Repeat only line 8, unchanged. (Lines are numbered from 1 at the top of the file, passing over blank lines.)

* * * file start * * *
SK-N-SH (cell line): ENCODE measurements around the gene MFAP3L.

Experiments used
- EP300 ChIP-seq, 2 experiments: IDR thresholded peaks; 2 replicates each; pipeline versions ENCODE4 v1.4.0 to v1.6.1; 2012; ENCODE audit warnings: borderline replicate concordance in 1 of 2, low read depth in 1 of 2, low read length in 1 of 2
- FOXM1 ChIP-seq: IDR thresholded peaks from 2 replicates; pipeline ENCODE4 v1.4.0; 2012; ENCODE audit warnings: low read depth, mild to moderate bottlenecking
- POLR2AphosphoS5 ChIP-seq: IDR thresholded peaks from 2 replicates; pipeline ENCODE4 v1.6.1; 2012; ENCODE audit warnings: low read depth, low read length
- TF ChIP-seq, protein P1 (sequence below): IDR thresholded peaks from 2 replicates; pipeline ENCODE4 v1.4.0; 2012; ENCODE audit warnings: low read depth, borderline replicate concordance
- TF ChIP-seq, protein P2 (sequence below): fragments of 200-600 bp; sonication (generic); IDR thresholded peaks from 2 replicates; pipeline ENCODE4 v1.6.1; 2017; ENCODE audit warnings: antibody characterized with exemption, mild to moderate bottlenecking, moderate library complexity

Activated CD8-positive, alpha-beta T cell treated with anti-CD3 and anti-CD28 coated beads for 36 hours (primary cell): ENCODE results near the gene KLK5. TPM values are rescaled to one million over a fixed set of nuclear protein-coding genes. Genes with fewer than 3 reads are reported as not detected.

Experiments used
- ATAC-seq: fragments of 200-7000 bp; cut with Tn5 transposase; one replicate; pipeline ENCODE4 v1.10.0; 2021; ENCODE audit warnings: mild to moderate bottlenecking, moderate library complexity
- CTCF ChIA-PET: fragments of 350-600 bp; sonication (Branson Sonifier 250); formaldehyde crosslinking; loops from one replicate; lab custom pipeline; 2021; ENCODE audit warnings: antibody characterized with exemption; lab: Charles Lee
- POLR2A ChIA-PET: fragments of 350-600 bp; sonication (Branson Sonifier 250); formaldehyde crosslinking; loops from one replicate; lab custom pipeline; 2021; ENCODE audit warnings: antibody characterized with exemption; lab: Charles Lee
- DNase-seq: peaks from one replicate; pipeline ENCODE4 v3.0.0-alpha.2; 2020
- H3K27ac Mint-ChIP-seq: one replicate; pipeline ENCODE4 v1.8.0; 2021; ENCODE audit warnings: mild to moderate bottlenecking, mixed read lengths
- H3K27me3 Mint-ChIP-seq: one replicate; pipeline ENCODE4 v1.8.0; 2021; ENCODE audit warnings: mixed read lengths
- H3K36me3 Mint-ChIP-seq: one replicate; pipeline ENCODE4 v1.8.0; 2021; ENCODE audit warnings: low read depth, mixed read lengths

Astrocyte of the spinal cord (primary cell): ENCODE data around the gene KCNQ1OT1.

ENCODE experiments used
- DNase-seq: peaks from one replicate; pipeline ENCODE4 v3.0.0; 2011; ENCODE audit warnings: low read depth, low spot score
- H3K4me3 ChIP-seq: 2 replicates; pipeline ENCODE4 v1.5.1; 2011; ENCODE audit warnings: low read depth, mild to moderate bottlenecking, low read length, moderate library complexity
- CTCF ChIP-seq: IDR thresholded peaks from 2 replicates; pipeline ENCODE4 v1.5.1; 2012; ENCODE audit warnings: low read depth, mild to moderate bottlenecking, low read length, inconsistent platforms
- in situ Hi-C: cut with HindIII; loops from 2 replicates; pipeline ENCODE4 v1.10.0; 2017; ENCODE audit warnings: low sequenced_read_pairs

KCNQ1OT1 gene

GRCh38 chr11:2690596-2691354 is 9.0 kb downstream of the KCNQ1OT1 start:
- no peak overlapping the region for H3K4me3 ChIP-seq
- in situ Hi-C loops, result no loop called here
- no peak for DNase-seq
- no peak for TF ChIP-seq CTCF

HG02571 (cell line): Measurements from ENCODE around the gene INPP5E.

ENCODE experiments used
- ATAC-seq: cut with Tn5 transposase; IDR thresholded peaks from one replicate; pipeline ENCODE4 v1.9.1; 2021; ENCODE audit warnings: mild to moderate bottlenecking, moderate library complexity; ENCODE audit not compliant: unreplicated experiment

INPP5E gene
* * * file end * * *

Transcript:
Activated CD8-positive, alpha-beta T cell treated with anti-CD3 and anti-CD28 coated beads for 36 hours (primary cell): ENCODE results near the gene KLK5. TPM values are rescaled to one million over a fixed set of nuclear protein-coding genes. Genes with fewer than 3 reads are reported as not detected.